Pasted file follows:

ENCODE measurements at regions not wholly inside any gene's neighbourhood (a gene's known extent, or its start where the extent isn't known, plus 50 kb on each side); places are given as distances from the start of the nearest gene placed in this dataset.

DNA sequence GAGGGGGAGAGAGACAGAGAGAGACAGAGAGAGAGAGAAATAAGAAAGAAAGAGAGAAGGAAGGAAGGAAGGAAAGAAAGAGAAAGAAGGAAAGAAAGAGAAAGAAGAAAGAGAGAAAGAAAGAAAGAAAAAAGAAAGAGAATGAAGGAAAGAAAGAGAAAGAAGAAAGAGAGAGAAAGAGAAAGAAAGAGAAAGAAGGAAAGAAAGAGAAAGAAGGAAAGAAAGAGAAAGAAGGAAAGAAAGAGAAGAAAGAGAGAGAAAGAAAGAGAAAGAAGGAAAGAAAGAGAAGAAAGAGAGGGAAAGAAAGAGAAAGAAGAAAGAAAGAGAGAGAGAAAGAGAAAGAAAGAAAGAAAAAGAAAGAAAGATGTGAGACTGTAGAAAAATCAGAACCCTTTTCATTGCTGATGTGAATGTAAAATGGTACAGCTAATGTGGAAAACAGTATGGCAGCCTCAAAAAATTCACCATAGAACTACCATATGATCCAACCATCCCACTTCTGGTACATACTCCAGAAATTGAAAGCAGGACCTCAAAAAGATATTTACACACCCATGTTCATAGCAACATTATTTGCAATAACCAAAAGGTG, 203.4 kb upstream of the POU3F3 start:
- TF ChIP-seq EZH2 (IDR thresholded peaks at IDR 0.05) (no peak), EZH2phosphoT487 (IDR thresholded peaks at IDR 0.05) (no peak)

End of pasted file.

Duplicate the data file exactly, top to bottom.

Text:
ENCODE measurements at regions not wholly inside any gene's neighbourhood (a gene's known extent, or its start where the extent isn't known, plus 50 kb on each side); places are given as distances from the start of the nearest gene placed in this dataset.

DNA sequence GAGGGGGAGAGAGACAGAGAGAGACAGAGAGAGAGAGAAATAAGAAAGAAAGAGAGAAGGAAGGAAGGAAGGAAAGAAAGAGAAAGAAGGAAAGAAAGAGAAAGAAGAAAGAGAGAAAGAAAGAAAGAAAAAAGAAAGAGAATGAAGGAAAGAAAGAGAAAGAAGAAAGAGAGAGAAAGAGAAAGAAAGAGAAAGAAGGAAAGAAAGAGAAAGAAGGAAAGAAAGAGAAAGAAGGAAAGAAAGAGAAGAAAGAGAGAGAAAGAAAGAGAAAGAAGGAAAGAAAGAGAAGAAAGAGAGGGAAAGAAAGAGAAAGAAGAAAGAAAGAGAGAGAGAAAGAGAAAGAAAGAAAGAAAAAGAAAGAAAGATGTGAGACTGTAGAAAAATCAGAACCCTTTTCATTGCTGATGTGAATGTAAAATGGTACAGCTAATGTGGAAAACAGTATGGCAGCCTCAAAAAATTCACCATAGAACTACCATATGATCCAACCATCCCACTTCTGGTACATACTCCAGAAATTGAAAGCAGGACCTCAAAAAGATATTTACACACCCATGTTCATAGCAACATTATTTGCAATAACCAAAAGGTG, 203.4 kb upstream of the POU3F3 start:
- TF ChIP-seq EZH2 (IDR thresholded peaks at IDR 0.05) (no peak), EZH2phosphoT487 (IDR thresholded peaks at IDR 0.05) (no peak)